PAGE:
It is one of those Anglo "used to be used but ain't no more" terms. The other term that has been used is calling someone an "androgyne". But "hermaphrodite", specifically, was used in the U.S. circus's "freak" exploitation "shows". "The Bearded Lady", "The Fat Person" and "The Hermaphrodite" were regulars in the parade of people dehumanised into a moniker that basically was equated with "freak" in the minds and imaginations of the general public.

Androgyne is sometimes distinguished from "intersex" (and "hermaphrodite") this way: being intergender could be said to be akin to being androgynous, referring to observable (and generally hetero/sexistly stereotyped) behavior traits. But being intergender doesn't mean what "androgynous" means, exactly. Androgynous means "showing both masculine and feminine traits and behaviors. Being intersex might mean that, or might mean showing NEITHER masculine nor feminine traits and behavior.

I've known people who were not masculine and not feminine. And some people are both, and some are more often one than the other, etc.

Intersex people aren't defined or categorised terms of behavior, but rather through invasive observation of one's anatomy and physiology, particularly one's external and internal genitals and gonads, as well as assessments of chromosome patterns and hormone levels.

An intersex condition that may not show up in any observable way is CAIS. Complete Androgen Insensitivity Syndrome occurs with some XY babies, when, during gestation, androgen isn't able to be absorbed at all or very minimally by the fetus, which develops as female-appearing.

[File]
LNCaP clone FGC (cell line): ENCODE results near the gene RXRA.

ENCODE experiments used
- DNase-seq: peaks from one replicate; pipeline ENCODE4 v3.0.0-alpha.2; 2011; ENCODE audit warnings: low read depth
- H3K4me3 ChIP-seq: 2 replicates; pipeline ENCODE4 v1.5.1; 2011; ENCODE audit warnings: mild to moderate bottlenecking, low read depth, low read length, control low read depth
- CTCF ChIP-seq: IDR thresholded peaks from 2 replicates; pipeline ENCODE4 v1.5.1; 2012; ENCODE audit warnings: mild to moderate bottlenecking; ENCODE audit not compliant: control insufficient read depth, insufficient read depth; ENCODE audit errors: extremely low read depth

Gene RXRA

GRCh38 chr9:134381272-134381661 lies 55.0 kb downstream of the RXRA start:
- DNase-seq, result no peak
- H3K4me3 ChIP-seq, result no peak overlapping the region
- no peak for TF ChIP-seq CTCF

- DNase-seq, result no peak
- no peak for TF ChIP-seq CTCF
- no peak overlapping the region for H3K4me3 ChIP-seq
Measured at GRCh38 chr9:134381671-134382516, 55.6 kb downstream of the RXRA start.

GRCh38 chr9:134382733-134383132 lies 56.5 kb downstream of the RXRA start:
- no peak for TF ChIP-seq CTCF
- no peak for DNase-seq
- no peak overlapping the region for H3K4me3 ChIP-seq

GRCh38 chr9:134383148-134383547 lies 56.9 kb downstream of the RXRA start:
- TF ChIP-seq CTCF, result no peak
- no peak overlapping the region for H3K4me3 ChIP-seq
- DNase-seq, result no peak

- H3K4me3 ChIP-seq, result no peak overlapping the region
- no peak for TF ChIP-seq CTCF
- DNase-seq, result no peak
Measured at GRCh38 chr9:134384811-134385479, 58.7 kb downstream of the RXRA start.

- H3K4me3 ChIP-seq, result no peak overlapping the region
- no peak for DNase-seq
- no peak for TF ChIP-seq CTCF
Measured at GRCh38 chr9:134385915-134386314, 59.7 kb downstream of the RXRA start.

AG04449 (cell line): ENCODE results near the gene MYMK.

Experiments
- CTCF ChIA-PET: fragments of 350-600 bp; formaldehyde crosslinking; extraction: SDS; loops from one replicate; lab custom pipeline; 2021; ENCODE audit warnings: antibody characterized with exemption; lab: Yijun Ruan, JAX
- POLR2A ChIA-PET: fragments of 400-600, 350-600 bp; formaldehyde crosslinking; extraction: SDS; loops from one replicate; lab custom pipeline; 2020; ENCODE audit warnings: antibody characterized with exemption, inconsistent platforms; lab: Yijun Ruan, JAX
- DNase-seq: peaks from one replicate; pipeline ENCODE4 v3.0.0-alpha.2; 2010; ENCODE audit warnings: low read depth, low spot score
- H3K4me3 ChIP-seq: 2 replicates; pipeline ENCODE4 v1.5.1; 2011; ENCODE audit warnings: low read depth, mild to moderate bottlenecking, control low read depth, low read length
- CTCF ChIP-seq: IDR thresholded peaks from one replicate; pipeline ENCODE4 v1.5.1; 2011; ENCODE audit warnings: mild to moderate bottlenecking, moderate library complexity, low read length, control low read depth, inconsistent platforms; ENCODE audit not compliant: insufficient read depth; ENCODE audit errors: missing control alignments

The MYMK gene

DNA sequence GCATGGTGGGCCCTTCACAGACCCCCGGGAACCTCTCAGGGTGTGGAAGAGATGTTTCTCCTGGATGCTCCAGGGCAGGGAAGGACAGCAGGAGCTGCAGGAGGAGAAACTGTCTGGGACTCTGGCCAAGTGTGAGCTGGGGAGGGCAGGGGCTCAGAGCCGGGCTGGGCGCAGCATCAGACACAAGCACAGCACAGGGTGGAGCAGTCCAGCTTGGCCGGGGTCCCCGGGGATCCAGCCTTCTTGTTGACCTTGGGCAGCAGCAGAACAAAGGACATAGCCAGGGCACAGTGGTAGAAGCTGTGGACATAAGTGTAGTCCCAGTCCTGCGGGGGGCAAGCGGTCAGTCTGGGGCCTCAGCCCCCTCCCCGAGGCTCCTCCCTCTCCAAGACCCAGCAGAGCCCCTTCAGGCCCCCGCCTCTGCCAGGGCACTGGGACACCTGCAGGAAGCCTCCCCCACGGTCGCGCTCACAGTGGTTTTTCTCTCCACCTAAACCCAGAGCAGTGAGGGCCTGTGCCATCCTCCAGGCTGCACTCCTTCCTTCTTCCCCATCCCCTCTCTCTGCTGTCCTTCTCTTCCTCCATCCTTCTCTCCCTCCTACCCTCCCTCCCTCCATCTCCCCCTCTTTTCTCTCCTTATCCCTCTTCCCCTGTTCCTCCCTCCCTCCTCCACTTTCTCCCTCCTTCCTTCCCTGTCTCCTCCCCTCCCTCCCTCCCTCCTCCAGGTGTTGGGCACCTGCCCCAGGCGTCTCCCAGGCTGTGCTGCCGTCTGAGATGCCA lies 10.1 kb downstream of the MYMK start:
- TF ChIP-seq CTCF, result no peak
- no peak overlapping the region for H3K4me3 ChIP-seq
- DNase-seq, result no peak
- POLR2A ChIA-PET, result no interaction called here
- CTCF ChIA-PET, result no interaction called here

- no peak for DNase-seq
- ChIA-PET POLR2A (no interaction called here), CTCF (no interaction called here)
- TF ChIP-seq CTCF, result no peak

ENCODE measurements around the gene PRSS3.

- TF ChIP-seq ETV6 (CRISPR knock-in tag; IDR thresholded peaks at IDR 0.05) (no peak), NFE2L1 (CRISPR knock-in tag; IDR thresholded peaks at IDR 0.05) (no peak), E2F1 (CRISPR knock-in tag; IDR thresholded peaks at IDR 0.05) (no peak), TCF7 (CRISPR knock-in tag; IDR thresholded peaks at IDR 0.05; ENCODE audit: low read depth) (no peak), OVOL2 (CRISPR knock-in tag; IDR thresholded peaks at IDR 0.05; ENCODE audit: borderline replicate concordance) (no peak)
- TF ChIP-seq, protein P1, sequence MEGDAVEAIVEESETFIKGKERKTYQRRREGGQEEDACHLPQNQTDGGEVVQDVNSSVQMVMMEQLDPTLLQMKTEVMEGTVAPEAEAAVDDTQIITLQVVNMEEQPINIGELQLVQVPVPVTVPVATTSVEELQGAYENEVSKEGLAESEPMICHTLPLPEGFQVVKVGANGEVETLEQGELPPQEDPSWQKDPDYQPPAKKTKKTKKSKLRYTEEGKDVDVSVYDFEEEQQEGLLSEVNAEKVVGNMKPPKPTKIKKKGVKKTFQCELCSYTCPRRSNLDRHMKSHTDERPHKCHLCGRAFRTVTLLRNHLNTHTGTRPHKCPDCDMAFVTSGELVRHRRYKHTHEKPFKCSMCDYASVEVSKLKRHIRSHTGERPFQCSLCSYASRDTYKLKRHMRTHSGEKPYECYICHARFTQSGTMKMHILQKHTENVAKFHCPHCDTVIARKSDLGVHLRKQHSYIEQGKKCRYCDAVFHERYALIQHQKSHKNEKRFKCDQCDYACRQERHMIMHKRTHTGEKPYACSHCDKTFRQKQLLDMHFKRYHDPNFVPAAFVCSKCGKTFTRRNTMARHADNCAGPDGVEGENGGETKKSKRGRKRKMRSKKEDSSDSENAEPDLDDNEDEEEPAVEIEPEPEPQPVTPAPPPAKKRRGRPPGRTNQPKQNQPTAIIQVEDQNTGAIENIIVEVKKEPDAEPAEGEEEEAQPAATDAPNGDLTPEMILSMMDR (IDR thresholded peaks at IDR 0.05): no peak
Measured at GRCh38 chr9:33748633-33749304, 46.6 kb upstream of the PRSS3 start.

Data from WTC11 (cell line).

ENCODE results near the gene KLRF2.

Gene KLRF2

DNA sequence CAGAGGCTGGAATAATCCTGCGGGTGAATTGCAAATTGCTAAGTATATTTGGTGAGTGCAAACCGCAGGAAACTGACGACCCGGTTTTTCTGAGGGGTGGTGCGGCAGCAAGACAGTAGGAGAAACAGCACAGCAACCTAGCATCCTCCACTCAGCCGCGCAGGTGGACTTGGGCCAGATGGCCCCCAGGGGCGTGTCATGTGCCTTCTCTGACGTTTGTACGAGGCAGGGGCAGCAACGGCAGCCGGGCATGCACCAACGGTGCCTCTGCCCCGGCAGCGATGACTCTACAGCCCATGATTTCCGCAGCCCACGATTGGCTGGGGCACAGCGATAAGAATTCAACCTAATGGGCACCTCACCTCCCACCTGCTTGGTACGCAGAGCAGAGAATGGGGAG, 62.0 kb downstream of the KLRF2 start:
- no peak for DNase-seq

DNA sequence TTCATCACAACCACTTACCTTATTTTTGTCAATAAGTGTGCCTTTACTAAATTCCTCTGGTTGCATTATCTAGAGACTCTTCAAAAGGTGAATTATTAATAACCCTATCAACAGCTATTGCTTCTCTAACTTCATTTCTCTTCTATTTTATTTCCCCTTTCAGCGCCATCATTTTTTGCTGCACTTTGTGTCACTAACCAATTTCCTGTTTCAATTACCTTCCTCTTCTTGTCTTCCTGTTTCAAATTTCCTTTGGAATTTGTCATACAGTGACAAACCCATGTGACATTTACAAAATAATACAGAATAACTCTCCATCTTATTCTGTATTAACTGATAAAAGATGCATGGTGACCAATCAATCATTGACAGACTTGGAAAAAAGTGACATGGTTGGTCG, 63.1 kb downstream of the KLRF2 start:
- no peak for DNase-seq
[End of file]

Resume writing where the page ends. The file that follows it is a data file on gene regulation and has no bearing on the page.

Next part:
An intersex person with CAIS will generally be "assigned female" at birth, be raised as a girl, and be considered a woman in adulthood. Someone could be CAIS and neither they nor family, nor loved ones would know they have an XY chromosome pattern, or some other pattern other than XX.

Julian Real said...

Some people with AIS may struggle with personal-political issues regarding being medically and socially categorised and labeled. One may have to contend with having genitals that don't quite appear to be "entirely female" or "entirely male" as such things are understood to exist in a rigid sex-binaried and gender-binaried world as the Western dominant one.

Some intersex people struggle with their own sexual and gender identities.

As most of us queer folk don't really appreciate being called "freaks", that term, hermaphrodite, is usually no longer used, and it strikes me as both offensive and oppressive of someone in a classroom declaring anyone to be a hermaphrodite, or tossing out that term as if it is useful and respectful.